Science is used to support both sides in the abortion debate, the seatbelt debate, the cigarette debate, the mask debate, and the vaccine debate. Once the debate has ended (as is the case with seatbelts and cigarettes), people remember the science that supported the winning side and forget the science that supported the losing side. While debates continue, people remember and quote scientific facts and statistics and observations on both sides of the debate. Science is used to support either side; science does not end the debate and declare a winning side and a losing side.

Freedom to smoke cigarettes, or freedom to ride in a car without wearing a seatbelt, might be described by some people as “freedom to be stupid.” When a debate is not settled, though, either side might consider the position of the opponent to be “stupid.” If national and state and local governments passed laws prohibiting all the behavior that some people consider “stupid,” no judge or lawyer would be able to remember all those laws, and no police force would be capable of enforcing all those laws. Rules and regulations generally address the most important choices and decisions, leaving people free to make a lot of decisions on their own, even at the risk that some people—probably most or all people—will, from time to time, make a stupid decision.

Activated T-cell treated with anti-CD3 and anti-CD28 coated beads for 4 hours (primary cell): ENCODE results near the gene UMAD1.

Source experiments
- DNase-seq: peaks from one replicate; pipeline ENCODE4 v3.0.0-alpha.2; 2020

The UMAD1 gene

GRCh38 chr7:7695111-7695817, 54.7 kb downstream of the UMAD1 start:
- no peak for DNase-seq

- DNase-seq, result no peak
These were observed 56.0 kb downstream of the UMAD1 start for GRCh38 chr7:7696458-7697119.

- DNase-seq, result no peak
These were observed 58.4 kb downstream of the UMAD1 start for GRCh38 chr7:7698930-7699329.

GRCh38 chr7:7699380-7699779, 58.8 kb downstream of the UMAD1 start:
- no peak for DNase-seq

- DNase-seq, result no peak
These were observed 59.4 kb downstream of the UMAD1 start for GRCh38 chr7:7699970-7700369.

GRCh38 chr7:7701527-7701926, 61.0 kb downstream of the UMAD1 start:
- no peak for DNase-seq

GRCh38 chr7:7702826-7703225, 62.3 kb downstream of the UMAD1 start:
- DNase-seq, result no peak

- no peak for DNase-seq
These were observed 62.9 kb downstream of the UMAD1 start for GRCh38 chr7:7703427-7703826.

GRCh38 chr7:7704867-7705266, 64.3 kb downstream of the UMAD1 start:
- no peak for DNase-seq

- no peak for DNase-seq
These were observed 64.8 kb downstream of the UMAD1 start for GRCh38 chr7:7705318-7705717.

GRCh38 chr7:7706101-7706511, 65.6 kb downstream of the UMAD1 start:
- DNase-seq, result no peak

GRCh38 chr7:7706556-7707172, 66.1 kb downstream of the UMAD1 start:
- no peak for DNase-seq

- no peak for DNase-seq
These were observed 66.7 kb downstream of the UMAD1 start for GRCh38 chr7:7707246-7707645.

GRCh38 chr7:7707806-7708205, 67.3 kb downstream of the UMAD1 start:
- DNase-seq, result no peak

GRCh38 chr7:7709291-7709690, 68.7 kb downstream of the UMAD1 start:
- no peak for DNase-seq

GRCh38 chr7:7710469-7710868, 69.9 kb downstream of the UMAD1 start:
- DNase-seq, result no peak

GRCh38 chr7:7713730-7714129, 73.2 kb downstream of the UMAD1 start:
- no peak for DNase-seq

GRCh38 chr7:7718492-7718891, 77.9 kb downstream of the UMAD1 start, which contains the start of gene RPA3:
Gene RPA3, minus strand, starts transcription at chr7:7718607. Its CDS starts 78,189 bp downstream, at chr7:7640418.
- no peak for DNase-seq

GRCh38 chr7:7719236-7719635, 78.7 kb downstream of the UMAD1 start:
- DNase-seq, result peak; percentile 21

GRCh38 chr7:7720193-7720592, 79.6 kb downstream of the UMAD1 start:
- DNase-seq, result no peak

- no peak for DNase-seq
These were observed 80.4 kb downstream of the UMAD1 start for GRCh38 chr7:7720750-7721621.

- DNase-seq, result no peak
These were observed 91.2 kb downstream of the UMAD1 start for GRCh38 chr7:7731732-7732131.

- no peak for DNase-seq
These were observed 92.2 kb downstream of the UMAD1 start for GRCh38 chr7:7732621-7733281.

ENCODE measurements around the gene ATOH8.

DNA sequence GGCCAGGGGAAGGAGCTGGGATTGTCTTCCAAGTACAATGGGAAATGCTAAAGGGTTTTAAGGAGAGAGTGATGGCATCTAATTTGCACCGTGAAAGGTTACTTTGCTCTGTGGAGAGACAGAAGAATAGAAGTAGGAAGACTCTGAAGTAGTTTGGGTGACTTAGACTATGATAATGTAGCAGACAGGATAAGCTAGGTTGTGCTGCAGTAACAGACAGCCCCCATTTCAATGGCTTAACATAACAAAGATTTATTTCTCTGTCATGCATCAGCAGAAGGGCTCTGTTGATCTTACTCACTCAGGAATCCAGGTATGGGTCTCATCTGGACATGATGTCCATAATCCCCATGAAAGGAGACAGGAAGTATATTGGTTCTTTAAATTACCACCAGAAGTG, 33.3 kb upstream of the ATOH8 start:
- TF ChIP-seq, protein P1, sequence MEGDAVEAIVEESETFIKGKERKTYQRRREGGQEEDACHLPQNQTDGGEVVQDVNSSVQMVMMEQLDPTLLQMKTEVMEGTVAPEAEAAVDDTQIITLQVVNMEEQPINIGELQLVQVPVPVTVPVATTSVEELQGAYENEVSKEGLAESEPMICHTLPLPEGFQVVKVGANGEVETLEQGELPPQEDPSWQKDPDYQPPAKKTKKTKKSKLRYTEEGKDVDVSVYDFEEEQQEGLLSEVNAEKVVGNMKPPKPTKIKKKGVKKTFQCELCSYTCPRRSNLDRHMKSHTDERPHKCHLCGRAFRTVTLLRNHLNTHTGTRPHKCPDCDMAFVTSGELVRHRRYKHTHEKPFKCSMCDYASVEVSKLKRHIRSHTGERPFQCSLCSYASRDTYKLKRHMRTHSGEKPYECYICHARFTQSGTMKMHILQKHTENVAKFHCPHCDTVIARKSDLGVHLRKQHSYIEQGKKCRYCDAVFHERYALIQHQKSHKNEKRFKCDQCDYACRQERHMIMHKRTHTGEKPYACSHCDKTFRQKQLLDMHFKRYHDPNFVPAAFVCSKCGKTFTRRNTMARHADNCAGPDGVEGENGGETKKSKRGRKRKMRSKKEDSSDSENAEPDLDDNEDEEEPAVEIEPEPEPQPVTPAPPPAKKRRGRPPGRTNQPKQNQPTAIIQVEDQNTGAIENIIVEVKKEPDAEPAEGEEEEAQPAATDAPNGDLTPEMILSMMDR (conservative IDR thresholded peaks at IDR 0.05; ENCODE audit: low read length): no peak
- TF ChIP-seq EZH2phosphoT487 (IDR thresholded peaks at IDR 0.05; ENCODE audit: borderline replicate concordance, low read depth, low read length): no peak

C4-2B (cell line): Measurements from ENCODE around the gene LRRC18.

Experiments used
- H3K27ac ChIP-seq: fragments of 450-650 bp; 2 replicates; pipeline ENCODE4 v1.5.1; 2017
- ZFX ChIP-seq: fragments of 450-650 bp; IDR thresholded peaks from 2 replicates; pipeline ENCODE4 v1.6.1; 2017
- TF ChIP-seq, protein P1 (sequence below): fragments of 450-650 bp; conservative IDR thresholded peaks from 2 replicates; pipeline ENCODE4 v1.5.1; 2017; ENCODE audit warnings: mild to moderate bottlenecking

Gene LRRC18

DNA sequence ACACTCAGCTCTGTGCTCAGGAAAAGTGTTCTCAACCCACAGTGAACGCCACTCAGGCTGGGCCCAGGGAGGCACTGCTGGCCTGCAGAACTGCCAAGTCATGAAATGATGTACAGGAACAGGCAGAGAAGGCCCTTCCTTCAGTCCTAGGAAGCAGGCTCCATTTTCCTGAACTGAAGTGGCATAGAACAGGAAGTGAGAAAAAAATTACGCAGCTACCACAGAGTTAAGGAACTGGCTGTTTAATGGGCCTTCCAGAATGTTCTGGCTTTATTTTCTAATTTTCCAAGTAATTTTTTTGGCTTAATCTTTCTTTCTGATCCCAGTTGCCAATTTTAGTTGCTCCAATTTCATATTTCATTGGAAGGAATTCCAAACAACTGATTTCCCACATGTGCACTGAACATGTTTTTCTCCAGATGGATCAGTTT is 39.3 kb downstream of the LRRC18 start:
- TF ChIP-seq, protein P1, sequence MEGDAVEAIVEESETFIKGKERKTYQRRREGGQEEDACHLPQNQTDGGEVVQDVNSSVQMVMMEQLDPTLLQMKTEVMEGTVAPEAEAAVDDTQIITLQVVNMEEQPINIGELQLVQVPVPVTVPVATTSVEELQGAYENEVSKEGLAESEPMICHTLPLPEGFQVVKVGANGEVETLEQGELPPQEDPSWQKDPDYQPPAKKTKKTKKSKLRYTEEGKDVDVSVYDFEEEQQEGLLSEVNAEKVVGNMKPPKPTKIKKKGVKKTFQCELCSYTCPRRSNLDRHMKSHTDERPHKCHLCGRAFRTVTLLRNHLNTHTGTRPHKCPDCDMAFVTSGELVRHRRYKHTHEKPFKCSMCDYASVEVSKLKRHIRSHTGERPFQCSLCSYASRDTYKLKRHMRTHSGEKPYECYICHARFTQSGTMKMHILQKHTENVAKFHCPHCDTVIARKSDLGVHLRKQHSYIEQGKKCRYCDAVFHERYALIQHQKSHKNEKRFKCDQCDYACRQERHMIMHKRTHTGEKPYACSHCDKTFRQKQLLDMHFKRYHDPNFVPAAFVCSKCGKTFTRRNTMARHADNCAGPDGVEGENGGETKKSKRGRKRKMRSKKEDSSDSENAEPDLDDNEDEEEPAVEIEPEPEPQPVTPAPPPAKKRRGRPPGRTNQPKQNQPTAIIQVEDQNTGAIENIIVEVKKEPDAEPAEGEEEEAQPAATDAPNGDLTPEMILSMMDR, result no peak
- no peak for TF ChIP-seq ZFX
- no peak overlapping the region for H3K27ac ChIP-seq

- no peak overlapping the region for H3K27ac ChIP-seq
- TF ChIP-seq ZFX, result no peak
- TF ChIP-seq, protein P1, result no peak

Because it is entwined with politics on the highest levels, debate about the current virus crisis has become highly enflamed, with both sides regarding their opponents as stupid. Some claim that thousands (or even millions) of lives are at stake; others reply that the freedom of all citizens is at stake. Some citizens prefer to live with a government that exercises close control of personal decisions, minimizing risks and protecting all citizens from any preventable danger. Other citizens prefer to live with a government that protects freedom, regulating only behavior that is so dangerous that it can rightly be labeled “criminal.” Inevitably, elected leaders must seek and establish a compromise that protects freedom as much as possible while also reducing danger to citizens as much as possible.

Given the choice, I lean toward freedom. I do not trust the government to monitor my life and to protect me from all the stupid decisions I might make. While the virus crisis is not the best arena to shape a national debate about personal freedom and government control, it happens to be the arena in which we stand today. While we await compromises reached by our elected leaders, I continue to wave the banner of freedom. After all, I have been taught to think for myself. I have been taught to question authority. Watching movies like Dead Poets’ Society and Footloose and The Matrix—not to mention Star Wars and Blues Brothers and Ferris Buehler’s Day Off—I have learned the important of remaining free, challenging the status quo, and defending my independence as a human being. That, my friends, is the battle we are fighting today. J.

God bless America

This weekend citizens of the United States of America celebrate the 245th birthday of our country. Plans are already being formed for our Sestercentennial, our 250th birthday celebration in 2026. Any year, the Fourth of July is a national holiday, a day to rejoice in the blessing of being Americans. We rejoice because our celebration commemorates, not a war or battle or military victory, but an idea. Our country was founded on the premise that all people are equal, that we possess human rights, that freedom benefits us all and is something worth celebrating and worth sharing with the rest of the world.